On Monday Gaddafi’s wife Safia, his sons Hannibal and Mohammed, and his daughter Aisha fled the raging civil war in their own country in an armed convoy, and are now thought to be in the capital city, Algiers.
This was despite the fact that just three days before 36 people were killed by al-Qaeda suicide bombers protesting against Algeria’s support for Gaddafi’s crumbling regime.
The attack on the Chechell military academy, some 80 miles west of Algiers, was one of the worst terrorist atrocities ever in the North African country, and everything is now being done to try and avoid a repeat.
Security has been stepped up significantly because of the possibility of a massive terrorist attack,’ said an Interior Ministry source, who said that the Gaddafis had been accepted on â humanitarian grounds.’ Libya’snew government, the National Transitional Council (NTC), wants to try them for crimes against humanity and has accused Algeria of an â act of aggression’ by harbouring them.
The Algerian government source said al-Qaeda in the Islamic Maghreb (AQIM), an offshoot of the worldwide terrorist group which responsible for the massacre in Chechell, had pledged further atrocities.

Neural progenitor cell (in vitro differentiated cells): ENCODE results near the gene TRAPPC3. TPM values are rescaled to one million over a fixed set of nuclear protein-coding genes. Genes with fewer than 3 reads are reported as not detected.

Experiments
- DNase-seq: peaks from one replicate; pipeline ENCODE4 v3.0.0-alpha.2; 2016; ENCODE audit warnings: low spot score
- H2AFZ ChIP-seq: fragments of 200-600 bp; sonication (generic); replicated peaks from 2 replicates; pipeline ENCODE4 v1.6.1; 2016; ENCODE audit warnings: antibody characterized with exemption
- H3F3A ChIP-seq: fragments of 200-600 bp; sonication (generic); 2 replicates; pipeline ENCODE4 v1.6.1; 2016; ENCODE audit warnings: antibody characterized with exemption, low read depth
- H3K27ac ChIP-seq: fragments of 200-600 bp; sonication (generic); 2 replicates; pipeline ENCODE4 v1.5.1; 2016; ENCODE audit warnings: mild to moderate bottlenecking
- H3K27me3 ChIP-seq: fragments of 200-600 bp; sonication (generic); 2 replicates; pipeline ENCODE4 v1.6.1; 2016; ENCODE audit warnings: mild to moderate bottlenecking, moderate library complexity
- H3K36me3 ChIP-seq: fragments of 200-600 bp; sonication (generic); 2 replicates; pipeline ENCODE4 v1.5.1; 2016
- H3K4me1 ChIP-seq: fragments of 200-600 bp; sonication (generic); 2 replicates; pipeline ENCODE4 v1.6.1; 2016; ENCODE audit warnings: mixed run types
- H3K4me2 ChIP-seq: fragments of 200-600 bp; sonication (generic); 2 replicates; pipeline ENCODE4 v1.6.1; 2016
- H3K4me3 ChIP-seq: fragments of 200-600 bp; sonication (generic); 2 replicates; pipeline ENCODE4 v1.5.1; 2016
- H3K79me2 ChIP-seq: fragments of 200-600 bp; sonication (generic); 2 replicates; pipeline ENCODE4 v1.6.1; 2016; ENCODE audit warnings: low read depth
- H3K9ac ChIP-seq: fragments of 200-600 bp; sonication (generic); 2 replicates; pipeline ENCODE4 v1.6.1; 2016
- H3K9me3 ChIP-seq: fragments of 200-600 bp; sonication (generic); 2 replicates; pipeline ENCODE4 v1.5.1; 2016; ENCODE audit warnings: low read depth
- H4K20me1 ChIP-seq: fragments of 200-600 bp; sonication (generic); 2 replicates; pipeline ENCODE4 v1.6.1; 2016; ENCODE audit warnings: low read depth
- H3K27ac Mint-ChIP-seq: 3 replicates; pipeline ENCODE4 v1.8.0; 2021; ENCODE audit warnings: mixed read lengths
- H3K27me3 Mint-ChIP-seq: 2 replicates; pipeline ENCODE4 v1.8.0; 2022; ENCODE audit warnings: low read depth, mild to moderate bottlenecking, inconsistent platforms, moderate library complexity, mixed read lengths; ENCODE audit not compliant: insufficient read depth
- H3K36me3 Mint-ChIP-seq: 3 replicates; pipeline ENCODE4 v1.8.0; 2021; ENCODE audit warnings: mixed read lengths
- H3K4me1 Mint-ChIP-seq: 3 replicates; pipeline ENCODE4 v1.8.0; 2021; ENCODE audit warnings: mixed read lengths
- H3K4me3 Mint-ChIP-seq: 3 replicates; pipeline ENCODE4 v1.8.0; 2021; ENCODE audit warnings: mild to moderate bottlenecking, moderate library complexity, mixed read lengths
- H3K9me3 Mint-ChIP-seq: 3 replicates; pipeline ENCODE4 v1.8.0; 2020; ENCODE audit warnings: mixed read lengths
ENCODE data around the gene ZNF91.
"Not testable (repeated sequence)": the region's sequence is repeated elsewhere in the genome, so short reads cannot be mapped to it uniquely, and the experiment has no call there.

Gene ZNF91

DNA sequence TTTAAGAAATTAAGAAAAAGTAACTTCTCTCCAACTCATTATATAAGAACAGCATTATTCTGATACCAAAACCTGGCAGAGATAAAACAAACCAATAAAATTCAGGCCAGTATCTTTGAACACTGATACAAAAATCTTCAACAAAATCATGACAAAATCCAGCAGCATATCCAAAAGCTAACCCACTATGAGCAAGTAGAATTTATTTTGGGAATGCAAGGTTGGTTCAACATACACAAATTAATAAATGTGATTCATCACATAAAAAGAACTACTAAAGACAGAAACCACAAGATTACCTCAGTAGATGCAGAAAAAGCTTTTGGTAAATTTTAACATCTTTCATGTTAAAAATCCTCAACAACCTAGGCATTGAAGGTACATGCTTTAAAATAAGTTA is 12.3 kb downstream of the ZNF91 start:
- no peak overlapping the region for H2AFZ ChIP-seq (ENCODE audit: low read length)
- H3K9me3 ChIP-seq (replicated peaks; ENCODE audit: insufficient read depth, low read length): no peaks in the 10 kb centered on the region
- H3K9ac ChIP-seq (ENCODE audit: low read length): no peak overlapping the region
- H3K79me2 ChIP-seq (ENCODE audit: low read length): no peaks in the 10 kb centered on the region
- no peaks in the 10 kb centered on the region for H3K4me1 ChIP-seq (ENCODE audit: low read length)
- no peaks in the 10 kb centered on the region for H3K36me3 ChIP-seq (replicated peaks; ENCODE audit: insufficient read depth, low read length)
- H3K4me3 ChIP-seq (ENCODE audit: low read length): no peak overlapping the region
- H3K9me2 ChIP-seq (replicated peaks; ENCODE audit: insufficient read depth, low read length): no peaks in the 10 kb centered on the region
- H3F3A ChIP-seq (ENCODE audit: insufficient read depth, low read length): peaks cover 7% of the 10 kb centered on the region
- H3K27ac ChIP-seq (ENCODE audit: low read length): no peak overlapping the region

We have responded by putting 30,000 men on the streets of Algiers alone, including an extra 20,000 police. They will be guarding everything from government installations to mosques,’ said the source.
The land borders between neighbouring countries, and especially Libya itself, will be closed and secured.
A top priority will be the protection of the Gaddafi family, especially as Libyan rebels may try and pursue them here. For this reason they are in a top security area of Algiers.’ Twelve soldiers were among those who died in Cherchell, with the suicide bombers detonating themselves not long after ‘Iftar’, the time of day when Muslims break their fast during the holy month of Ramadan.
The first device went off on a table in an officers’ mess highlighting the relatively weak security measures in place.
Algeria has not yet recognised the NTC, and none of its extradition treaties apply to Libya.
This means that the Gaddafis could technically remain in Algeria for as long as they like, with the Colonel himself eventually joining them there.